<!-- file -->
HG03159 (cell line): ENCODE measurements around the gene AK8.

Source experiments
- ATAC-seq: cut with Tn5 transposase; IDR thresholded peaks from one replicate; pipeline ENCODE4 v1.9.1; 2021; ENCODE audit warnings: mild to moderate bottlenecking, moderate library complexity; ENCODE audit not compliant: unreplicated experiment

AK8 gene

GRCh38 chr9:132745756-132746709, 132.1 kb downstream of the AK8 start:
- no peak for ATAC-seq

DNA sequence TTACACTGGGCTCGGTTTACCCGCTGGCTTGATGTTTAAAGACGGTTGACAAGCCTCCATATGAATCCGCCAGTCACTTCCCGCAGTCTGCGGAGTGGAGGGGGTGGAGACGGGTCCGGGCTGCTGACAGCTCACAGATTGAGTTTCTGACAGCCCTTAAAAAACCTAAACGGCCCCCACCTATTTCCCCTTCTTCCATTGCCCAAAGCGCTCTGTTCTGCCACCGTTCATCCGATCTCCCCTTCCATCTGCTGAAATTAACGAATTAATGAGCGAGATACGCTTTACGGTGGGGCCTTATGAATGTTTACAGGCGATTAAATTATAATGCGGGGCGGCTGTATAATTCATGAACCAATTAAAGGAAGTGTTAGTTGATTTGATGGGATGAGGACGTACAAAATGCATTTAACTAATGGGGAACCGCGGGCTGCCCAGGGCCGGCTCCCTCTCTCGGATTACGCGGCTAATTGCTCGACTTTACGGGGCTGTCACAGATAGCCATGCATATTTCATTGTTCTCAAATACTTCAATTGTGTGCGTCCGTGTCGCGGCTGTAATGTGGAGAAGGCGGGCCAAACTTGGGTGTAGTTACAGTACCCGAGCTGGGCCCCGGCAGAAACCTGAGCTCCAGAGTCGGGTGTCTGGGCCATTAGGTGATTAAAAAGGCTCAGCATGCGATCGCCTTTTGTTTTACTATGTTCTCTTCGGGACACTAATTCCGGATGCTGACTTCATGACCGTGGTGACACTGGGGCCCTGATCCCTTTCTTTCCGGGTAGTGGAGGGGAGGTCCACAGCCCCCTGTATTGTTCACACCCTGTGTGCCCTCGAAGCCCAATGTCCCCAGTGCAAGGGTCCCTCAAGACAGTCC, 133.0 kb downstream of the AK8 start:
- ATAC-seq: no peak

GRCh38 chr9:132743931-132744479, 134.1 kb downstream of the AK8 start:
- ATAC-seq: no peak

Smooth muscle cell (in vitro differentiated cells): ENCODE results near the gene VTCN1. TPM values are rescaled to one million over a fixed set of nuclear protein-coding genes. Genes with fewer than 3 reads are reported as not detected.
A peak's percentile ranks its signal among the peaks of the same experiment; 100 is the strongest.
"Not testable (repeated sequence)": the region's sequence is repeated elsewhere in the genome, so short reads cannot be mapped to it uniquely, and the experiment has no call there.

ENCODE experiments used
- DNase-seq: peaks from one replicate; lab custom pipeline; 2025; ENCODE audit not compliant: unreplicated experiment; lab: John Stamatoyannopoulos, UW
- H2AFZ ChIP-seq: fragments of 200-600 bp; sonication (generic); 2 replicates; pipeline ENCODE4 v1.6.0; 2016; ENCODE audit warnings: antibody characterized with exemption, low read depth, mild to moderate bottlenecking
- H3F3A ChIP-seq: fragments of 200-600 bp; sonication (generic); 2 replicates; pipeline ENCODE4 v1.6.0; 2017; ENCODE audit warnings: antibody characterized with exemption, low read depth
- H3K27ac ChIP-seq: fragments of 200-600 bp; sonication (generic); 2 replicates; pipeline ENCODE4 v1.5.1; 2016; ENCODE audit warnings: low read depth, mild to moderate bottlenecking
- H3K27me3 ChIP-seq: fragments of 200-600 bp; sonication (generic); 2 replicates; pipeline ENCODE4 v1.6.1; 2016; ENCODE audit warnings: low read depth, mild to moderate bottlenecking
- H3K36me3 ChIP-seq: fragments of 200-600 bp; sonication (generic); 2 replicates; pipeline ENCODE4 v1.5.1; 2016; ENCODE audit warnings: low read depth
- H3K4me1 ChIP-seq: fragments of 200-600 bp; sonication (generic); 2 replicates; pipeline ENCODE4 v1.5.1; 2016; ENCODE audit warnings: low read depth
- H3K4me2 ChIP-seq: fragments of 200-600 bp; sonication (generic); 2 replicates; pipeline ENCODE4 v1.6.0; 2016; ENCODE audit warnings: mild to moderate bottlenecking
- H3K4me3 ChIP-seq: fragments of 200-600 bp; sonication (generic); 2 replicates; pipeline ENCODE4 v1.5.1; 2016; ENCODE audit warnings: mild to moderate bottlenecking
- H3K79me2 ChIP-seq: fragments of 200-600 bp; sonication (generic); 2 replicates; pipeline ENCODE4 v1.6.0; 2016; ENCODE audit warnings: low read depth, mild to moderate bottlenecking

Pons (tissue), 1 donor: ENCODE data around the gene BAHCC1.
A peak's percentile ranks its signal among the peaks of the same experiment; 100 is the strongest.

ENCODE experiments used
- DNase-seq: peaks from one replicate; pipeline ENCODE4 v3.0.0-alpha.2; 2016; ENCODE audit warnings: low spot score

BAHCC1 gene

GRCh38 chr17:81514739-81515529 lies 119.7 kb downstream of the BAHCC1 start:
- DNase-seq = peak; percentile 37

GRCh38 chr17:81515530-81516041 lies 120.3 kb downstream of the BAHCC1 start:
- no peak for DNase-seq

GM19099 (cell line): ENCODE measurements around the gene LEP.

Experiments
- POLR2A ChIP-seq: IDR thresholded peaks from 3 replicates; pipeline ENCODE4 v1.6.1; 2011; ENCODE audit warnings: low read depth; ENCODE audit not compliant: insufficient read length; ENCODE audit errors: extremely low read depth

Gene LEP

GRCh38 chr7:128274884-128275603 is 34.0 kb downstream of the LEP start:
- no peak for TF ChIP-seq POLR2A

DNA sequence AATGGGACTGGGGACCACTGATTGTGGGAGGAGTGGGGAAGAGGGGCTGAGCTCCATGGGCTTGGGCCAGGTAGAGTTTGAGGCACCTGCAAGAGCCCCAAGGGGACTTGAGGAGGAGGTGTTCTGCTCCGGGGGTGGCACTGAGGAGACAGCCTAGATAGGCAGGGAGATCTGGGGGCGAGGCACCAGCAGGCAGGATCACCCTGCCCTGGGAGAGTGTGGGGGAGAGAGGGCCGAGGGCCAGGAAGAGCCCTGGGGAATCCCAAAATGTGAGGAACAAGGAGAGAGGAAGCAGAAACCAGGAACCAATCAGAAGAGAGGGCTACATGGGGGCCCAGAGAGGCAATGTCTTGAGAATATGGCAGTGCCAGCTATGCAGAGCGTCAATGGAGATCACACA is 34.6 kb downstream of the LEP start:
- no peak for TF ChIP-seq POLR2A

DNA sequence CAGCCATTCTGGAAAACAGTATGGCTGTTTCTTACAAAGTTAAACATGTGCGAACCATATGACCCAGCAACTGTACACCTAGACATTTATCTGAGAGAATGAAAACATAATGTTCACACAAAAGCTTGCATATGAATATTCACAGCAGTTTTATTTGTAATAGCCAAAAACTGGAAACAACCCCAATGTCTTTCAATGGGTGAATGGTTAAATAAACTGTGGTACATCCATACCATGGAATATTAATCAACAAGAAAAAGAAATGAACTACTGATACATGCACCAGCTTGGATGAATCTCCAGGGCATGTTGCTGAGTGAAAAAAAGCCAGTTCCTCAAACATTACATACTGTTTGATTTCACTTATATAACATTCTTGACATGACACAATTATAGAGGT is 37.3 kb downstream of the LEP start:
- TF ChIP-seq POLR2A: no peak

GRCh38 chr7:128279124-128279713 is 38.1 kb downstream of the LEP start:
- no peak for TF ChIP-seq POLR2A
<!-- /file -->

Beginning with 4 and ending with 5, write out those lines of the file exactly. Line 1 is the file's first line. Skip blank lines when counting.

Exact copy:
AK8 gene

GRCh38 chr9:132745756-132746709, 132.1 kb downstream of the AK8 start: